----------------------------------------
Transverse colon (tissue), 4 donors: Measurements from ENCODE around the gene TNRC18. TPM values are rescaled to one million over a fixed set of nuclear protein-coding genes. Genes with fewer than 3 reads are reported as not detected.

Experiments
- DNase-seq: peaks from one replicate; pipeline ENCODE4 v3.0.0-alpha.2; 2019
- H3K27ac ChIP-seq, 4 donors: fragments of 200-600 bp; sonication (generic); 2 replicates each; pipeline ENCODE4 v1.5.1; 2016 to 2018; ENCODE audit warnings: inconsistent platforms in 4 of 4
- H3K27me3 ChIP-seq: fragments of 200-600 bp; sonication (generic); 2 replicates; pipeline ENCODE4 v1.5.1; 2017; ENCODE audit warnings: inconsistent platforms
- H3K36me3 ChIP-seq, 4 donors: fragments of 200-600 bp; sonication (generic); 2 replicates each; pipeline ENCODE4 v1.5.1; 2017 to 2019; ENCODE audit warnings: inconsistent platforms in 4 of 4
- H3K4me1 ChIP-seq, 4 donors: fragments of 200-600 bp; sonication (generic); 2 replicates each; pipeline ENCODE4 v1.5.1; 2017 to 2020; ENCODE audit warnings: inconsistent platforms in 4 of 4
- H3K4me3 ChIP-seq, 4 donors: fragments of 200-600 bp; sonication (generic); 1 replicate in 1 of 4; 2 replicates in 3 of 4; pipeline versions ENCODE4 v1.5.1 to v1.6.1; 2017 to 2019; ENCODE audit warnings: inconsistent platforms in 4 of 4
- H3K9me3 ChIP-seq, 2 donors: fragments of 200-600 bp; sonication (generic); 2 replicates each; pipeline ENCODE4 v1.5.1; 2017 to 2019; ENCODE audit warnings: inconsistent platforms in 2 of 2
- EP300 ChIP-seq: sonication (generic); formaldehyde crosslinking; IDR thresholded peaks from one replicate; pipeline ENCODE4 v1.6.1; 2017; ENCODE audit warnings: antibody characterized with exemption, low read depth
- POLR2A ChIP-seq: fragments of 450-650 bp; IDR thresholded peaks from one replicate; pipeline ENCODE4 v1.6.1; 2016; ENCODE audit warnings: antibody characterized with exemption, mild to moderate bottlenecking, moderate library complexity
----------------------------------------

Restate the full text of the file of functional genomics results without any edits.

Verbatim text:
Transverse colon (tissue), 4 donors: Measurements from ENCODE around the gene TNRC18. TPM values are rescaled to one million over a fixed set of nuclear protein-coding genes. Genes with fewer than 3 reads are reported as not detected.

Experiments
- DNase-seq: peaks from one replicate; pipeline ENCODE4 v3.0.0-alpha.2; 2019
- H3K27ac ChIP-seq, 4 donors: fragments of 200-600 bp; sonication (generic); 2 replicates each; pipeline ENCODE4 v1.5.1; 2016 to 2018; ENCODE audit warnings: inconsistent platforms in 4 of 4
- H3K27me3 ChIP-seq: fragments of 200-600 bp; sonication (generic); 2 replicates; pipeline ENCODE4 v1.5.1; 2017; ENCODE audit warnings: inconsistent platforms
- H3K36me3 ChIP-seq, 4 donors: fragments of 200-600 bp; sonication (generic); 2 replicates each; pipeline ENCODE4 v1.5.1; 2017 to 2019; ENCODE audit warnings: inconsistent platforms in 4 of 4
- H3K4me1 ChIP-seq, 4 donors: fragments of 200-600 bp; sonication (generic); 2 replicates each; pipeline ENCODE4 v1.5.1; 2017 to 2020; ENCODE audit warnings: inconsistent platforms in 4 of 4
- H3K4me3 ChIP-seq, 4 donors: fragments of 200-600 bp; sonication (generic); 1 replicate in 1 of 4; 2 replicates in 3 of 4; pipeline versions ENCODE4 v1.5.1 to v1.6.1; 2017 to 2019; ENCODE audit warnings: inconsistent platforms in 4 of 4
- H3K9me3 ChIP-seq, 2 donors: fragments of 200-600 bp; sonication (generic); 2 replicates each; pipeline ENCODE4 v1.5.1; 2017 to 2019; ENCODE audit warnings: inconsistent platforms in 2 of 2
- EP300 ChIP-seq: sonication (generic); formaldehyde crosslinking; IDR thresholded peaks from one replicate; pipeline ENCODE4 v1.6.1; 2017; ENCODE audit warnings: antibody characterized with exemption, low read depth
- POLR2A ChIP-seq: fragments of 450-650 bp; IDR thresholded peaks from one replicate; pipeline ENCODE4 v1.6.1; 2016; ENCODE audit warnings: antibody characterized with exemption, mild to moderate bottlenecking, moderate library complexity